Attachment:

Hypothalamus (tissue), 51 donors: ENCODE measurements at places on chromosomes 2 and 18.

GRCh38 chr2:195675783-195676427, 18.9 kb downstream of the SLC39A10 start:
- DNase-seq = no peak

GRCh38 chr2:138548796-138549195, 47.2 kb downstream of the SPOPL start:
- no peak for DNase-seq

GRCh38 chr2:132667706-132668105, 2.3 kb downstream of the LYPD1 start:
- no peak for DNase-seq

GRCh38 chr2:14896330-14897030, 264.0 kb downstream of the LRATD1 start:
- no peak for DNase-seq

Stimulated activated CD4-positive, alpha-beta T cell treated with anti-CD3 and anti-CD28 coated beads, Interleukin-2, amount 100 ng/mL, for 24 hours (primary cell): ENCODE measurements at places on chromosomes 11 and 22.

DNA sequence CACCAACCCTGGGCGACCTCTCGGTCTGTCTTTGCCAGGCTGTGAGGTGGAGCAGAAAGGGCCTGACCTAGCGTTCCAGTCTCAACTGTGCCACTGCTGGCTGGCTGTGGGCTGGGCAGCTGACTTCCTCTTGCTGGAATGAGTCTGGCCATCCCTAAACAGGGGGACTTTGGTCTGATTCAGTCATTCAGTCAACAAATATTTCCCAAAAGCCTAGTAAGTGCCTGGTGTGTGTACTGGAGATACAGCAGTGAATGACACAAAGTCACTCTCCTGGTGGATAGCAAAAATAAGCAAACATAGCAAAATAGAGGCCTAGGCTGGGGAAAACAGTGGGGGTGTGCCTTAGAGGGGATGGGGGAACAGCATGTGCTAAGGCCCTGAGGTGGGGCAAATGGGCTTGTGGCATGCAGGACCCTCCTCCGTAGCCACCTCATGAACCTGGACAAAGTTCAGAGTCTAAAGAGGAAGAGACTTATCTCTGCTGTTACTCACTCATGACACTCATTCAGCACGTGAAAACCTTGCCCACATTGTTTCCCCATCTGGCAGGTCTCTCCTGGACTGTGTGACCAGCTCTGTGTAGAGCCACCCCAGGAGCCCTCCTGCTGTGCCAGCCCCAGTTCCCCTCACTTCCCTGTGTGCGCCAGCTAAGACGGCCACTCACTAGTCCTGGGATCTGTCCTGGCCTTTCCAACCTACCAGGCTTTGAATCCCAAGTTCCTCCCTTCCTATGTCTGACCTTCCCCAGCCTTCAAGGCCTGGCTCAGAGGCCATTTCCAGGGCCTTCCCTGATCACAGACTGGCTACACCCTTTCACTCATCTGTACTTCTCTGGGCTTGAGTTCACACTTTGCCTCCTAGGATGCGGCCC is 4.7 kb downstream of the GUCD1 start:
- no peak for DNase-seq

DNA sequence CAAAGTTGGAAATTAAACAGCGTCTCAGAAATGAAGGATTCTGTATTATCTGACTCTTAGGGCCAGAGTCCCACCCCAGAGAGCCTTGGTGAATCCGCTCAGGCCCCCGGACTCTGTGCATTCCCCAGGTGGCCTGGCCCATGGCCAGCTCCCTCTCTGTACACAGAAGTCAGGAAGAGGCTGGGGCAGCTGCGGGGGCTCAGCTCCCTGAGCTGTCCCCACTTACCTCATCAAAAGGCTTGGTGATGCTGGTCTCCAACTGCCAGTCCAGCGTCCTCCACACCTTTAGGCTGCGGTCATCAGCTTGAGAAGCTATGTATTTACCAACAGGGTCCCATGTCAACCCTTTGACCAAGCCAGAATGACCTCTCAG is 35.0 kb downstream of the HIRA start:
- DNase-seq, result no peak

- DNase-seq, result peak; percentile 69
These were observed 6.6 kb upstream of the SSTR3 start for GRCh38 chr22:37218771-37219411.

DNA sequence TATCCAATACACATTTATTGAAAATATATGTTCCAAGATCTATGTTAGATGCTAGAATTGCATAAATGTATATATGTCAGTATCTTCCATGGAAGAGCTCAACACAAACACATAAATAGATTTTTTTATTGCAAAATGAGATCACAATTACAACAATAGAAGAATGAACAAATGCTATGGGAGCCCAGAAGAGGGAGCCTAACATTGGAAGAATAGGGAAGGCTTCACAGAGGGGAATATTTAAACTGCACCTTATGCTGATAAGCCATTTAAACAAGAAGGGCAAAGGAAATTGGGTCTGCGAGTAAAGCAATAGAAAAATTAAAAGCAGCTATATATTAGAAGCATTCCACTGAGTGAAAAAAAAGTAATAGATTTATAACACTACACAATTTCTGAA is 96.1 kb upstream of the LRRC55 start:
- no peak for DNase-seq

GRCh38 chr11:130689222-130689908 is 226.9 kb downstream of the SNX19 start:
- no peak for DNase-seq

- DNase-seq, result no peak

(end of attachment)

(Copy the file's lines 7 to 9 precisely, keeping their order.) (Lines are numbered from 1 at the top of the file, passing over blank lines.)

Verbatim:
- no peak for DNase-seq

GRCh38 chr2:14896330-14897030, 264.0 kb downstream of the LRATD1 start:
- no peak for DNase-seq